Diverse Abnormalities of the c-erbAβ Thyroid Hormone Receptor Gene in Generalized Thyroid Hormone Resistance

  • Stephen J. Usala
  • Barry B. Bercu
  • Samuel Refetoff
Part of the Advances in Experimental Medicine and Biology book series (AEMB, volume 299)


The syndrome of generalized thyroid hormone resistance (GTHR) was first described in 1967 in a kindred, G, with elevated free thyroid hormones and absence of the typical clinical features of hyperthyroidism (1). The proband, a 6-year-old girl, demonstrated stippled epiphyses, dysmorphic features (bird-like facies, pigeon breast, and winged scapulae) and deaf-mutism. The syndrome was transmitted as a recessive trait and affected members were the product of a consanguineous union. As children, affected members had intelligence quotients within the ranges normally seen in hearingimpaired individuals (1,2). Although minimal delay of bone age was observed in affected members, final adult height was above the parental mean. Interestingly, affected members showed a paradoxical increase of serum TSH in response to the administration of suppressive doses of T3 (3) and no significant effect of antithyroid drugs on the level of TSH (2). This constellation of clinical findings in the original kindred--stippled epiphyses, somatic abnormalities, and deafmutism--has never been reported in other kindreds with GTHR. However, less severe hearing defects, learning disabilities and growth retardation are not uncommon.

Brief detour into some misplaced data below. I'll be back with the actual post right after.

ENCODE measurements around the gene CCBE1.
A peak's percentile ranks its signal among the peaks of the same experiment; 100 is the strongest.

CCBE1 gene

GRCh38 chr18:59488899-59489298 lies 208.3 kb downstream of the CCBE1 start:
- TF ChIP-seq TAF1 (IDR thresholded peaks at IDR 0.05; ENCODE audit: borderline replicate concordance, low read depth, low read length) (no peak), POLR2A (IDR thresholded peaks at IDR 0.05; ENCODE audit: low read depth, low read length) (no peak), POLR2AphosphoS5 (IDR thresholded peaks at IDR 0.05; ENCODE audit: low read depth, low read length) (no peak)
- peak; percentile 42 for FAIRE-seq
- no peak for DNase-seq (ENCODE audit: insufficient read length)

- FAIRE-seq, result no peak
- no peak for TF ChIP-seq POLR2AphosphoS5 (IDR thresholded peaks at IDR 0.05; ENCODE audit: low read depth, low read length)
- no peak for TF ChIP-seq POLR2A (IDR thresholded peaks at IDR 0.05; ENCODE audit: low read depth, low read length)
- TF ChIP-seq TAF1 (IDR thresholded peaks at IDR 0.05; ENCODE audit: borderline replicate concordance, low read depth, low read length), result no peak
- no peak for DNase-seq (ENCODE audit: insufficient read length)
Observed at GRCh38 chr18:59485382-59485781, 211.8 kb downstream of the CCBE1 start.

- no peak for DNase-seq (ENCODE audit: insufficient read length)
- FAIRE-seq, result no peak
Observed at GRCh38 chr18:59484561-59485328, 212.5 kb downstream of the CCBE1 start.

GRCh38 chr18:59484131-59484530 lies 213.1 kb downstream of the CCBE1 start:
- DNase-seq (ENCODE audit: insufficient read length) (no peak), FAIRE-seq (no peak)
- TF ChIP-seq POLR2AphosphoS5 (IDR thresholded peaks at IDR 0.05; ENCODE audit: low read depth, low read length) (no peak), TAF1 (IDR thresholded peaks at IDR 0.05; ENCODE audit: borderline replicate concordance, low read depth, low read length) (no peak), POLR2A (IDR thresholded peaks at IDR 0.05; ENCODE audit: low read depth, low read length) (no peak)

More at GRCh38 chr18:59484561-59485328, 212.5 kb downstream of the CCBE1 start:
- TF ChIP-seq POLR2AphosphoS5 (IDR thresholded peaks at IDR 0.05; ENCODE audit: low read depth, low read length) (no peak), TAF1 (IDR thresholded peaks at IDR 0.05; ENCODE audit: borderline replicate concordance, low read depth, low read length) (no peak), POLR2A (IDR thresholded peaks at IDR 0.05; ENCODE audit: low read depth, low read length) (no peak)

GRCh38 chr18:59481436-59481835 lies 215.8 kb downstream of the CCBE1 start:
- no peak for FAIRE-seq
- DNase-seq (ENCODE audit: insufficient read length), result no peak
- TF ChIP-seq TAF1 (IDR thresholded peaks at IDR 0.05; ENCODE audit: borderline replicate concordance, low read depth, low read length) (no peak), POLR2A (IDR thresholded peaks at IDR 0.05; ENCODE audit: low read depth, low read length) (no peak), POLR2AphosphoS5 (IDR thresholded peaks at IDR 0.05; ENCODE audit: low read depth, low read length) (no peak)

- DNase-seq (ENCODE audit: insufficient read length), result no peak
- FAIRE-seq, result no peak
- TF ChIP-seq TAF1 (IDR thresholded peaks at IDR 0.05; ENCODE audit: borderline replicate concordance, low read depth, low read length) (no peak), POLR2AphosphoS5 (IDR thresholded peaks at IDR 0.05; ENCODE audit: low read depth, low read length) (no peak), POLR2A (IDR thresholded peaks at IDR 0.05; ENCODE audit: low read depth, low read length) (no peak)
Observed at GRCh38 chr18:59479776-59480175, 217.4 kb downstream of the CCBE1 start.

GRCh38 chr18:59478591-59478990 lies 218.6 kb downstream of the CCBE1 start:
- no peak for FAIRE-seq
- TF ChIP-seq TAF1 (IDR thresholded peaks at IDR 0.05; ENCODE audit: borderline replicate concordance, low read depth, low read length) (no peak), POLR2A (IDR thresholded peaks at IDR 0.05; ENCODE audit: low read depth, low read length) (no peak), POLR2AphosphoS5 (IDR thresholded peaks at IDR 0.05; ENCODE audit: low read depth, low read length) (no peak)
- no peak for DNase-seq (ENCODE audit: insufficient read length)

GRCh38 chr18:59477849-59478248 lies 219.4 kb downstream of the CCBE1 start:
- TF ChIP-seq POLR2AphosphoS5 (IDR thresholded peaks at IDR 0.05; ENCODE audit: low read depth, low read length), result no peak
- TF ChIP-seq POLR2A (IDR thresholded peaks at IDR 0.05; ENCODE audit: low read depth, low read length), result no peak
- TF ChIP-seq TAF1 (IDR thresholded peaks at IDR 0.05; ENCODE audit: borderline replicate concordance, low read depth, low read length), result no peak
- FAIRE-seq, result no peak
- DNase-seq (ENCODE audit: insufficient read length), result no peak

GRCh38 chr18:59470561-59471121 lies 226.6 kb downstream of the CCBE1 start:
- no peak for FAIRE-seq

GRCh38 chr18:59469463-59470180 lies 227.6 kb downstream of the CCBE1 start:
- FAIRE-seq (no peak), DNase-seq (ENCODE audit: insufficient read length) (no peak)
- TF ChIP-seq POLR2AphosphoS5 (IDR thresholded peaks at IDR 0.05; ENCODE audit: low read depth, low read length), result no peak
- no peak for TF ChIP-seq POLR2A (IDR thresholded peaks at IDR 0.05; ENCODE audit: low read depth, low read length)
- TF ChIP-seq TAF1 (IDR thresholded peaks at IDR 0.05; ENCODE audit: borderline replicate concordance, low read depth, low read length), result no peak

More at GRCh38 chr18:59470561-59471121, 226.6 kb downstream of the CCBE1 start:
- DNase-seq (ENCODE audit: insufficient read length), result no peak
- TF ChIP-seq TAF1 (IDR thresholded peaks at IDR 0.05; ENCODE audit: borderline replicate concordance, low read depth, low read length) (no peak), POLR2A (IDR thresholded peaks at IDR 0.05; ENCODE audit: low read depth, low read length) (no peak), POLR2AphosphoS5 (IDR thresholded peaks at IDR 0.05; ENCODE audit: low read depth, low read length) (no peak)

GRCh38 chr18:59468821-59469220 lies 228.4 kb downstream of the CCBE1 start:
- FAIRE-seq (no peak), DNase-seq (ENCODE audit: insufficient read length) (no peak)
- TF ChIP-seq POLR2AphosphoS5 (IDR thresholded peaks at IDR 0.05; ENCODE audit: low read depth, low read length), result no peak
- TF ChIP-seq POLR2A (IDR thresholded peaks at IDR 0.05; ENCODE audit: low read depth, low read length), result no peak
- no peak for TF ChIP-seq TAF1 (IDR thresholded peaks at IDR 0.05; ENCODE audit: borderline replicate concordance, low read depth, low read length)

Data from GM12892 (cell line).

Thyroid Hormone Thyroid Hormone Receptor Thyroid Hormone Level Affected Member Thyroid Hormone Action 
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Copyright information

© Plenum Press, New York 1991

Authors and Affiliations

  • Stephen J. Usala
    • 1
  • Barry B. Bercu
    • 2
  • Samuel Refetoff
    • 3
  1. 1.Department of MedicineEast Carolina University School of MedicineGreenvilleUSA
  2. 2.Department of PediatricsUniversity of South Florida College of MedicineTampaUSA
  3. 3.Thyroid Study Unit Departments of Medicine and PediatricsUniversity of ChicagoChicagoUSA

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